Salt Lake City, Utah
June 20, 2004
June 20, 2004
June 23, 2004
9.19.1 - 9.19.9
A Complete Product Design Realization Experience Through Integrating a Computer Integrated Manufacturing Course with an Automotive Capstone
Jacqueline El-Sayed, Lucy King, Mohamed El-Sayed Kettering University, Flint, Michigan 48504
Engineering capstone classes are the culmination of a student’s academic experiences. The objective is for the student to use much of their engineering knowledge base to design a system or component for a set of design requirements. This usually entails a detailed team project with the design criteria, product drawings, analysis, parts list, product costs, discussion and conclusions. If the design is fabricated at all, it is done so in a rudimentary fashion. The team usually consists of other students in the same capstone class, which therefore means all team members are of the same major, so these students tend to have very similar engineering perspectives.
At Kettering University, a process is being developed to integrate engineering students of both mechanical and manufacturing backgrounds into design teams. Most recently this process has been applied to the automotive-specialty capstone within the Mechanical Engineering department and the computer integrated manufacturing class within the IME Department. The automotive-specialty capstone student teams are charged with designing a vehicle. Within the teams, leaders are chosen to be responsible for various aspects of the design. The CIM students are integrated with these design teams, with one leader chosen to be responsible for the manufacturing of the design, an aspect of the design project that previously was not developed in detail. Manufacturing students provide input into the feasibility of manufacturing the part, the manufacturing processes, material selection, tolerancing and quality issues. The students meet regularly inside and outside the classroom to perfect their design, analysis, documentation, and actually fabricate a component of each vehicle. Through interaction and practical experience, the students learn lessons in design for manufacturability and working in multidisciplinary teams that they would not have without the course integration. A class overview, schedule, and methodology is included, as well as the assessment results.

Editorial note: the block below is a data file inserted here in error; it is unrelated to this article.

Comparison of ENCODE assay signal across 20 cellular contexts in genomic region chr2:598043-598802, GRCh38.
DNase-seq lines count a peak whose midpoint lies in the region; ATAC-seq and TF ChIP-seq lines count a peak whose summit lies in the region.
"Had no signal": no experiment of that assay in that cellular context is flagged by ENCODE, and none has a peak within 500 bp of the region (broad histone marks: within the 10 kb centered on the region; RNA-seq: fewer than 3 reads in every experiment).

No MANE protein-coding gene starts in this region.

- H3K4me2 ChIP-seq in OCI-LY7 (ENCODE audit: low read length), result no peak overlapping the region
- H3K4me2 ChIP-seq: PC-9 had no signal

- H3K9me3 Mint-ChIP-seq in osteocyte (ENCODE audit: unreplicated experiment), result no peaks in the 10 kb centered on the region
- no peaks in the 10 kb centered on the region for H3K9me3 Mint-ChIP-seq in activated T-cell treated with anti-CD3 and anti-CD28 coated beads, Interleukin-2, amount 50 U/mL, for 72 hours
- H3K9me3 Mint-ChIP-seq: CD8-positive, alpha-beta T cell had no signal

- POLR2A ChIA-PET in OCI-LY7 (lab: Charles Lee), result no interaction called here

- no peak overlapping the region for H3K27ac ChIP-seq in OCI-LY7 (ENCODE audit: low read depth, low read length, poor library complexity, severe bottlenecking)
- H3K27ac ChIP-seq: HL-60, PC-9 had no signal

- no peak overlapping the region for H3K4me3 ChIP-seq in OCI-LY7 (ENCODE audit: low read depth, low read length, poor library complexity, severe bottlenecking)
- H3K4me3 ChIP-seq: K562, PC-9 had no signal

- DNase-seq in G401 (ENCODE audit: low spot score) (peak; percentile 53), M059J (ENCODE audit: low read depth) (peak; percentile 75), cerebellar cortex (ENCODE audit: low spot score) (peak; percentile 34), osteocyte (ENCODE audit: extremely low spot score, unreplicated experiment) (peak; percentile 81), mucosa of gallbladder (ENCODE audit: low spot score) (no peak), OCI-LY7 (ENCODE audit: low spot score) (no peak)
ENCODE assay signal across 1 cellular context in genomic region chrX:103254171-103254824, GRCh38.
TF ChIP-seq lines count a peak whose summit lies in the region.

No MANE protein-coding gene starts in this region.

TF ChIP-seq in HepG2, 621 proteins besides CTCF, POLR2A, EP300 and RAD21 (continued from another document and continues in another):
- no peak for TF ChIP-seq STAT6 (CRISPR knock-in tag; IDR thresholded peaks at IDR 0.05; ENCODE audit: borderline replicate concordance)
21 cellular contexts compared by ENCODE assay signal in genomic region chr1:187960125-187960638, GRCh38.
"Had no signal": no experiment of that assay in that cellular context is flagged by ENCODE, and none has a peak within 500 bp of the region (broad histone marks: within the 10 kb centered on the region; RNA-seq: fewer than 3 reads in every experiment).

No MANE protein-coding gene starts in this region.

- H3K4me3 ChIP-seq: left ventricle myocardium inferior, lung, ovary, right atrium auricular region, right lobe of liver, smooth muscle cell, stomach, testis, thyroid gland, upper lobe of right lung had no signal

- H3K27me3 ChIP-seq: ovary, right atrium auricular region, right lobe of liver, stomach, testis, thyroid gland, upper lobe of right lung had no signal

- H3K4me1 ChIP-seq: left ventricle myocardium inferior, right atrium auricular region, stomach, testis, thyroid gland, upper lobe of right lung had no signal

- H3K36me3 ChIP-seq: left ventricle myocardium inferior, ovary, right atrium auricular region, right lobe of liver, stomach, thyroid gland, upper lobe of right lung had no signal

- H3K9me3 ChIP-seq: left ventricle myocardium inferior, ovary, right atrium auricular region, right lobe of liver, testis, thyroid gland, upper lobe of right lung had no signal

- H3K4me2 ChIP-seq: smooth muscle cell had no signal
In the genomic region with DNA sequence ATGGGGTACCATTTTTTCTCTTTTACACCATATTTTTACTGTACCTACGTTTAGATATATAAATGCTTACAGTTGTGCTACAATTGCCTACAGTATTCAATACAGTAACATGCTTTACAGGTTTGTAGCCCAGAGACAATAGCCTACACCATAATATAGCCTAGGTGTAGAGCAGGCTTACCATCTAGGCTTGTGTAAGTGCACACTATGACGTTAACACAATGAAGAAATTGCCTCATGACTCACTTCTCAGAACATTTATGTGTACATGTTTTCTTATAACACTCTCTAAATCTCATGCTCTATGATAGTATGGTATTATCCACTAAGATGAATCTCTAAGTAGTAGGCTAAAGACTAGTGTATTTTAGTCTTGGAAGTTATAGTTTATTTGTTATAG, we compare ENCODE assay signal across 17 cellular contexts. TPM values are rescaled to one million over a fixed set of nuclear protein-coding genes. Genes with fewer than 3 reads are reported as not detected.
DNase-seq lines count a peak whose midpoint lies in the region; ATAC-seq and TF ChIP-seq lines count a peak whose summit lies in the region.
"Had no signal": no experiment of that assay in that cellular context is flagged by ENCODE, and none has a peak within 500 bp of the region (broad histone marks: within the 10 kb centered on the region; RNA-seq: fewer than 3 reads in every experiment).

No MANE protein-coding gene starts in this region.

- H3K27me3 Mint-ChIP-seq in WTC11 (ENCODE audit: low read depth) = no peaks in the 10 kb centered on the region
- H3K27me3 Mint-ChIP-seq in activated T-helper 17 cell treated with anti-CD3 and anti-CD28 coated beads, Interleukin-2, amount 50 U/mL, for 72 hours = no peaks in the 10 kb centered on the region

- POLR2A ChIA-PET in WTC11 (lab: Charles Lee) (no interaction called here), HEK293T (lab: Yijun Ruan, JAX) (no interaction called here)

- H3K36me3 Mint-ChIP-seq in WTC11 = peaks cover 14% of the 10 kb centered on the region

Traditionally, engineering design and manufacturing have been seen as totally separate areas of expertise. Engineers specializing in design and those experienced in manufacturing had an ongoing rivalry. This type of rivalry also existed between engineers from different disciplines and industrial positions. Engineers involved in design and those involved in manufacturing struggle to complete a product. Communication between the groups involves finger-pointing, and taking credit.
“Proceedings of the 2004 American Society for Engineering Education Annual Conference & Exposition Copyright © 2004, American Society for Engineering Education”
El-Sayed, M., & El-Sayed, J. (2004, June), A Complete Product Design Realization Experience Through Integrating A Computer Integrated Manufacturing Course With An Automotive Capstone Paper presented at 2004 Annual Conference, Salt Lake City, Utah. https://peer.asee.org/13301
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